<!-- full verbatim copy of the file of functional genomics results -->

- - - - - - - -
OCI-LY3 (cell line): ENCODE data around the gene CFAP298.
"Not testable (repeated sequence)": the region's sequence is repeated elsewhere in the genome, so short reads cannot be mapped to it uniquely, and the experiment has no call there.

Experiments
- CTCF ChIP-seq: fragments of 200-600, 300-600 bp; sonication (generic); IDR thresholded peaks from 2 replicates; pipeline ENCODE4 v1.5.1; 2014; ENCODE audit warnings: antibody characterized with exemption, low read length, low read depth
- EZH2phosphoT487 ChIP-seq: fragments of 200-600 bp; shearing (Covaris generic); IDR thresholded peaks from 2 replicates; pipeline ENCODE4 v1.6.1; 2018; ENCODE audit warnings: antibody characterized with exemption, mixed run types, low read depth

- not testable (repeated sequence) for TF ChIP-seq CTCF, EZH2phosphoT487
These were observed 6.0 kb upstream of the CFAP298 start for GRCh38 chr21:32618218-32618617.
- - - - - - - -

OCI-LY3 (cell line): ENCODE data around the gene CFAP298.
"Not testable (repeated sequence)": the region's sequence is repeated elsewhere in the genome, so short reads cannot be mapped to it uniquely, and the experiment has no call there.

Experiments
- CTCF ChIP-seq: fragments of 200-600, 300-600 bp; sonication (generic); IDR thresholded peaks from 2 replicates; pipeline ENCODE4 v1.5.1; 2014; ENCODE audit warnings: antibody characterized with exemption, low read length, low read depth
- EZH2phosphoT487 ChIP-seq: fragments of 200-600 bp; shearing (Covaris generic); IDR thresholded peaks from 2 replicates; pipeline ENCODE4 v1.6.1; 2018; ENCODE audit warnings: antibody characterized with exemption, mixed run types, low read depth

- not testable (repeated sequence) for TF ChIP-seq CTCF, EZH2phosphoT487
These were observed 6.0 kb upstream of the CFAP298 start for GRCh38 chr21:32618218-32618617.